The New York Blood Center To Host Drive In Response To Shortage From Harlem To Hollis

Today, Senator Brad Hoylman (D/WFP – Manhattan) announced a partnership from Harlem to Hollis. He has partnered with Congressman Jerrold Nadler, Manhattan Borough President Gale A. Brewer, New York City Council Speaker Corey Johnson, Assembly Member Deborah Glick, and the New York Blood Center to host a blood drive in the West Village’s Westbeth Gallery (57 Bethune St.) on Tuesday, January 12, from 1 PM to 7 PM.

Hoylman, one of only two only openly gay members of the New York State Senate, cannot donate blood or convalescent plasma himself; the FDA still maintains a discriminatory and outdated policy that restricts blood and plasma donations from some members of the LGBTQ+ community.

The blood drive will help with the critical blood and convalescent plasma shortages in New York during the COVID-19 pandemic and raise awareness of the ongoing restrictions on blood donations.

To attend this blood drive, New Yorkers must reserve a spot ahead of time here: https://donate.nybc.org/donor/schedules/drive_schedule/286741

Senator Brad Hoylman said: “New York has a severe shortage of blood and the convalescent plasma needed for treating patients COVID-19 pandemic, but the FDA still won’t let me give mine. The Red Cross is reporting a 250% increase since October in demand for the convalescent plasma. The New York Blood Center only has three day’s supply on hand, about half of their pre-pandemic numbers. Yet the FDA still clings to their outdated and homophobic policies.

Until the FDA let’s me donate, we need LGBTQ+ allies to step up and give on behalf of our community to meet the current blood and plasma shortage. So please join us, donate for those who can’t, and help us save lives while we fight injustice.”

Congressmember Jerry Nadler said: “It is unconscionable for the FDA to ban so many LGBTQ+ New Yorkers from donating blood, doubly so during this pandemic-induced blood shortage. Our society and its laws must move beyond the offensive and incorrect stereotype that automatically links members of the LGBTQ+ community to risky sexual practices and, therefore, to HIV/AIDS. Thank you Senator Hoylman for continuing to raise awareness of this antiquated ban and for encouraging so many allies to donate blood during this current shortage.”

Manhattan Borough President Gale A. Brewer said: “We all need to do our part to keep our healthcare system working and a big part of that is blood donations. This blood drive raises an important point: that the FDA discriminates against members of the LGBTQ community when it comes to blood donations. Until the FDA changes that, those who are able to donate their blood to save a life should take this opportunity to do so.”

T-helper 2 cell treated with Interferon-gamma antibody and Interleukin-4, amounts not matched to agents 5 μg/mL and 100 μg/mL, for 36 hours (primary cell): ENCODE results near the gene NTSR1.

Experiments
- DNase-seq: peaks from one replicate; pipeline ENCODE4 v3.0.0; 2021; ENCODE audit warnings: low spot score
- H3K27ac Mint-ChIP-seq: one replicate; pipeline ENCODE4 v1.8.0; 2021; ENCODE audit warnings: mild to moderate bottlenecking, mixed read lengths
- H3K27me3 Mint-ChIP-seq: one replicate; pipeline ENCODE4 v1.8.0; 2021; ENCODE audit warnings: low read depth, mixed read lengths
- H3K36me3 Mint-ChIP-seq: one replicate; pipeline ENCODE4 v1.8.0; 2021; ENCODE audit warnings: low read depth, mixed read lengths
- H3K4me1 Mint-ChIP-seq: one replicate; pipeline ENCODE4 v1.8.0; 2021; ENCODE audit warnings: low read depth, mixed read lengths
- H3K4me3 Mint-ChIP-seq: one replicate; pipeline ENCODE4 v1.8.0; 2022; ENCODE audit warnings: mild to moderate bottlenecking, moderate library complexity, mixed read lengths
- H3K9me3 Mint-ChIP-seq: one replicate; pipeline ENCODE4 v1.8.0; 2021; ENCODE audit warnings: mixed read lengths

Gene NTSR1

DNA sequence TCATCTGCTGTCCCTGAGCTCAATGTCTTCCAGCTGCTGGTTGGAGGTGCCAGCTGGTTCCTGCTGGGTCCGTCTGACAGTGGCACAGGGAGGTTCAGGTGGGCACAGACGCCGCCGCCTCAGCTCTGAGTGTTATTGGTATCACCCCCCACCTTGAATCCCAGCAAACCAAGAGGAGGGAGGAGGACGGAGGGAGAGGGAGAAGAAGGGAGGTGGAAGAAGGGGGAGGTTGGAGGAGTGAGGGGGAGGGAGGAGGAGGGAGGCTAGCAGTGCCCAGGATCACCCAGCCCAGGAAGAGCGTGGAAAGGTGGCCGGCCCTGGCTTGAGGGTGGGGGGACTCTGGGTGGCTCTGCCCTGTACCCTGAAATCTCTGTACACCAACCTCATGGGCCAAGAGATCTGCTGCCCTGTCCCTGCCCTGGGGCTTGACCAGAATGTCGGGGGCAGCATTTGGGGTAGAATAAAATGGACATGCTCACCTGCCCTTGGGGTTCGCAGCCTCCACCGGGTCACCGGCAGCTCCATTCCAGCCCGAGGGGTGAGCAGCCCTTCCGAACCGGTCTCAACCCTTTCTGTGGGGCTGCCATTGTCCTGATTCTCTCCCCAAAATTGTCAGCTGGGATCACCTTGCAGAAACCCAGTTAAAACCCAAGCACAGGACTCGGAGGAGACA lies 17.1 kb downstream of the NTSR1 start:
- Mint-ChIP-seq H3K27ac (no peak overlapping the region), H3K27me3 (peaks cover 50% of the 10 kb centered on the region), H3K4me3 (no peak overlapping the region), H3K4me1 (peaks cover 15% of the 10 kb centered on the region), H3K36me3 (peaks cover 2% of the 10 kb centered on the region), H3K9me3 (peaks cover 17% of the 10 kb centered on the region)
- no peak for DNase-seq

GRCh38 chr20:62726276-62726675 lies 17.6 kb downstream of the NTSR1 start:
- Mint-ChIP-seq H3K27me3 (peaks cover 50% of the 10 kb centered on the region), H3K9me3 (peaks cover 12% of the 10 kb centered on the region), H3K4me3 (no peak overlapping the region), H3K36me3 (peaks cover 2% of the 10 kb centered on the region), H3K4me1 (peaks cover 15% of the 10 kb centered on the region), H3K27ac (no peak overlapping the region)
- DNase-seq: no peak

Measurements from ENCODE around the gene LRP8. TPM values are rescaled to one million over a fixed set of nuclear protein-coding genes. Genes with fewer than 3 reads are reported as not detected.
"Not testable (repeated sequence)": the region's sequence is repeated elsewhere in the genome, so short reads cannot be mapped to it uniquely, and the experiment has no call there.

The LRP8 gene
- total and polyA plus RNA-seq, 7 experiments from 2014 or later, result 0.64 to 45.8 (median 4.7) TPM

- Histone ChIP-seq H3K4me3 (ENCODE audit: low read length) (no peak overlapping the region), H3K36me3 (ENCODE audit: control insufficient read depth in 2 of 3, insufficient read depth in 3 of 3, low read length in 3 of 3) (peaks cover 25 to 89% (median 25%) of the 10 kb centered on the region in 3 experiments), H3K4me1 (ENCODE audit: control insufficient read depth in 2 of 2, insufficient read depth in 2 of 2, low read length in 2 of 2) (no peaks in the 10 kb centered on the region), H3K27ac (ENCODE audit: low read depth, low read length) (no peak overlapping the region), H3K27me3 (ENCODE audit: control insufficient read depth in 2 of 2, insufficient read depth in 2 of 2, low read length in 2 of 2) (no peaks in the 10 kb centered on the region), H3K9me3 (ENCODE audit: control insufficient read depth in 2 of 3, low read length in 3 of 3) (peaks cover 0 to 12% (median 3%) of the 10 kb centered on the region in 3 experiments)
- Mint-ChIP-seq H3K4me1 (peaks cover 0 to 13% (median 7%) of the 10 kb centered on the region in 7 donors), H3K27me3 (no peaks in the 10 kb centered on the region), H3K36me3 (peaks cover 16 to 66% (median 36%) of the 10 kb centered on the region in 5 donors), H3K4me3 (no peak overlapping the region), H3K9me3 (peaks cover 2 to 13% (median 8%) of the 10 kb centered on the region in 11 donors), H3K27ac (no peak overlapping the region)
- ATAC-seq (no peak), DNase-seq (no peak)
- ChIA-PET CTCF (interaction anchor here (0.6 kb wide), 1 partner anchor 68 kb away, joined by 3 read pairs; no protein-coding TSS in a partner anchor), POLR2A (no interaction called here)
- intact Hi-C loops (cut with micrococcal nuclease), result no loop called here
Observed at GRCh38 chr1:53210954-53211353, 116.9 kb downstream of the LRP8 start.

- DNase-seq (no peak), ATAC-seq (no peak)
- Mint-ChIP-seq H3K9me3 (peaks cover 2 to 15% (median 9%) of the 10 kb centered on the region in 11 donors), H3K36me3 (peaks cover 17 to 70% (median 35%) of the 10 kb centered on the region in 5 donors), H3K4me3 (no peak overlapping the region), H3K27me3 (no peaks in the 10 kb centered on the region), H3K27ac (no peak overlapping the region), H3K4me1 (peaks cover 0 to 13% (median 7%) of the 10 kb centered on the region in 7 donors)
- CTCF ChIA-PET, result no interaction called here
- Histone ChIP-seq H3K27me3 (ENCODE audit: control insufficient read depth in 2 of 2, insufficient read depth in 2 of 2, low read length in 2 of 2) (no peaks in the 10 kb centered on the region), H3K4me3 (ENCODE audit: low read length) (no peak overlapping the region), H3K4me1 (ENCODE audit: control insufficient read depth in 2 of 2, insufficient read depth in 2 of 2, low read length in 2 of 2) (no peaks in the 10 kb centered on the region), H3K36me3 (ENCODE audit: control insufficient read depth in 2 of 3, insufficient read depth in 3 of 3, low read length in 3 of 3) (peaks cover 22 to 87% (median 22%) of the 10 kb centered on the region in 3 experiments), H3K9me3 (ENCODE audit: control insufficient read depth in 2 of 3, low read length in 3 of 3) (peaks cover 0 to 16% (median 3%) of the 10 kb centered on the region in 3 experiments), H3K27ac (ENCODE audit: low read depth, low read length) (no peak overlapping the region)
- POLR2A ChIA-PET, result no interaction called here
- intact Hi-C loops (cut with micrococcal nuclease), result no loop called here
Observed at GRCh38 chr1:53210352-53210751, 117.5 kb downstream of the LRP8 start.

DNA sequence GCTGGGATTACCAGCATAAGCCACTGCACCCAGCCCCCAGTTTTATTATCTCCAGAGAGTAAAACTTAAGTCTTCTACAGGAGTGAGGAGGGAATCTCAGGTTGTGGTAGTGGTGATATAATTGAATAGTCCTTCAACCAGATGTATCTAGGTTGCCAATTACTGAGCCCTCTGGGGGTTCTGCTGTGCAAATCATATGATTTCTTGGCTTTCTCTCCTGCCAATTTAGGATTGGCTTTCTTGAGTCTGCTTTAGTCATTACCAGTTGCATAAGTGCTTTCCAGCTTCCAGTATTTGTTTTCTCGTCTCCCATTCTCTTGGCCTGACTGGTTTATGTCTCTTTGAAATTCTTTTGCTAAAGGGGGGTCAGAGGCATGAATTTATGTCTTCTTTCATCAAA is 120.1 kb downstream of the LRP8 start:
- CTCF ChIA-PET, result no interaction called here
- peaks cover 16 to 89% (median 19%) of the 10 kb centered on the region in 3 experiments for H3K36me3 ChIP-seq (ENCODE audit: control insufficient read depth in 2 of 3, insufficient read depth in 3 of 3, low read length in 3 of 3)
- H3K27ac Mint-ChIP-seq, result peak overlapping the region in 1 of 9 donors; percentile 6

New York City Council Speaker Corey Johnson said: “The FDA restrictions on LGBTQ+ people giving blood are outdated and offensive and they should be lifted immediately. These unfair rules are particularly unhelpful at a time when New York City is low on the blood supply, like it is now. I encourage all New Yorkers who can to donate blood as soon as possible. I offer my thanks to Senator Hoylman for organizing this important event and to all those who participate for their help in saving lives.”

Assembly Member Deborah Glick said: “I am pleased to join my colleagues in encouraging New Yorkers to donate blood that is essential to help with the critical shortages the city is experiencing. Like my colleagues, I have urged the FDA to change their outdated discriminatory policies. Restrictions steeped in homophobia and antiquated beliefs about HIV and AIDS have no scientific basis, and people seeking to aid their communities by donating blood should not be demeaned or excluded, but rather applauded for their willingness to help, especially during the ongoing COVID-19 crisis.”

This March, Senator Hoylman sent a letter to the FDA asking for a change of the rules that require some members of the LGBTQ+ community to be abstinent for a year before donating blood. Subsequently, the FDA loosened restrictions, allowing men who have sex with men to donate blood after three months of abstinence. Despite that change, Hoylman was still rejected from donating blood in May, and Hoylman subsequently sent another letter to FDA asking to end the celibacy requirement entirely, as is the case in nations like Mexico, Italy, Argentina and South Africa. In October, Hoylman hosted the first “Donate for those Who Can’t” blood drive at the same location. These drives were inspired by a similar effort from California State Senator Scott Wiener.

Reports from late December indicate the FDA is considering lifting the restrictions on some LGBTQ+ Americans, based on the results of a pilot study.

Due to the outbreak of COVID-19 in New York, there have been serious shortages in blood supplies and donations throughout the state, which has resulted in an urgent need for blood donations. Senator Hoylman encourages those who are willing and eligible to consider donating.

To attend this blood drive, New Yorkers must reserve a spot ahead of time here: https://donate.nybc.org/donor/schedules/drive_schedule/286741

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